### Dispersion of evaporating cough droplets in tropical outdoor environment

The ongoing Covid-19 pandemic has focused our attention on airborne droplet transmission. In this study, we simulate the dispersion of cough droplets in a tropical outdoor environment, accounting for the effects of non-volatile components on droplet evaporation. The effects of relative humidity, wind speed, and social distancing on evaporative droplet transport are investigated. Transmission risks are evaluated based on SARS-CoV-2 viral deposition on a person standing 1 m or 2 m away from the cougher. Our results show that the travel distance for a 100 µm droplet can be up to 6.6 m under a wind speed of 2 m/s. This can be further increased under dry conditions. We found that the travel distance of a small droplet is relatively insensitive to relative humidity. For a millimetric droplet, the projected distance can be more than 1 m, even in still air. Significantly greater droplets and viral deposition are found on a body 1 m away from a cougher, compared to 2 m. Despite low inhalation exposure based on a single cough, infection risks may still manifest through successive coughs or higher viral loadings.

### On the structure and patterns of von Kármán vortices in two-dimensional high Reynolds number flows

This study explores the dynamics and statistical patterns of coherent long-lived vortices spontaneously forming in bluff body wakes. The analysis is based on a series of two-dimensional direct numerical simulations performed for a wide range of Reynolds numbers. We demonstrate that the majority of coherent vortices beyond the recirculation zone are well represented by the canonical Lamb–Oseen solution. This observation is used to develop a low-order census of long-lived eddies in terms of their core sizes and vorticity magnitudes. We demonstrate that the increase in the Reynolds number (Re) leads to the systematic reduction in the initial core radii (r0), whereas the core vorticity (ζ0) increases. These dependencies exhibit singular behavior in the inviscid limit (Re → ∞), which is captured by the proposed explicit relations for r0(Re) and ζ0(Re).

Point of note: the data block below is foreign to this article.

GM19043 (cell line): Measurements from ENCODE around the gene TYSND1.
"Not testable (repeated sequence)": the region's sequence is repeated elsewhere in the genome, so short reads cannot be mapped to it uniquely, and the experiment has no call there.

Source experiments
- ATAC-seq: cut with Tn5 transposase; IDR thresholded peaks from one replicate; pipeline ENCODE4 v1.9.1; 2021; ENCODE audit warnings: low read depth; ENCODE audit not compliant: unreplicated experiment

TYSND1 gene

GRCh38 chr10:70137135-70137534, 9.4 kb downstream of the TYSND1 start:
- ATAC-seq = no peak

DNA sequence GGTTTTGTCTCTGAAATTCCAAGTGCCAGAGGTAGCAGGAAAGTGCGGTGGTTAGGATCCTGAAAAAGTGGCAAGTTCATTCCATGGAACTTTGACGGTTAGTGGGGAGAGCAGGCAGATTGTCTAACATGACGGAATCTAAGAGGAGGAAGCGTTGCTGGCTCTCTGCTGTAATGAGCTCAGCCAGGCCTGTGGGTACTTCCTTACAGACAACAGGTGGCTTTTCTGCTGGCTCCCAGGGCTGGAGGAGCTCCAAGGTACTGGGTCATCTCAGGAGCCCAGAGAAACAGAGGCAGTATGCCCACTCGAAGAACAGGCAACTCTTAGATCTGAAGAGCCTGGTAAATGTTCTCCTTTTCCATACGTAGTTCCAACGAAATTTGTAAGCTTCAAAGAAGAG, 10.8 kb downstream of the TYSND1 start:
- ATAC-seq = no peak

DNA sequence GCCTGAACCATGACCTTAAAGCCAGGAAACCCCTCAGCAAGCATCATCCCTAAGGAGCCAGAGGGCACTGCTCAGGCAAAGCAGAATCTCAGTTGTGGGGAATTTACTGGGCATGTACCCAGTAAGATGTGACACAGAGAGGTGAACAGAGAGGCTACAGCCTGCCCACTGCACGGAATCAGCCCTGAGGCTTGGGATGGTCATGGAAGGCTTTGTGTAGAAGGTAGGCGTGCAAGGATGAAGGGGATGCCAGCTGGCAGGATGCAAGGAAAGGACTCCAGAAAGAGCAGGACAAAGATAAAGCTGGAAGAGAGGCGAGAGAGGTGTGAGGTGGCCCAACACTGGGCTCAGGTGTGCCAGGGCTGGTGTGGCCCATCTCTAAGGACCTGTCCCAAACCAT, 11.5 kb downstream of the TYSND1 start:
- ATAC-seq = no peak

### Theoretical analysis for dynamic contact angle hysteresis on chemically patterned surfaces

A dynamic wetting problem is studied for a moving thin fiber inserted in fluid and with a chemically inhomogeneous surface. A reduced model is derived for contact angle hysteresis by using the Onsager principle as an approximation tool. The model is simple and captures the essential dynamics of the contact angle. From this model, we derive an upper bound of the advancing contact angle and a lower bound of the receding angle, which are verified by numerical simulations. The results are consistent with the quasi-static results. The model can also be used to understand the asymmetric dependence of the advancing and receding contact angles on the fiber velocity, which was observed recently in the physical experiments reported in the work of Guan et al. [“Asymmetric and speed-dependent capillary force hysteresis and relaxation of a suddenly stopped moving contact line,” Phys. Rev. Lett. 116, 066102 (2016)].

### Multiphysics flow simulations using D3Q19 lattice Boltzmann methods based on central moments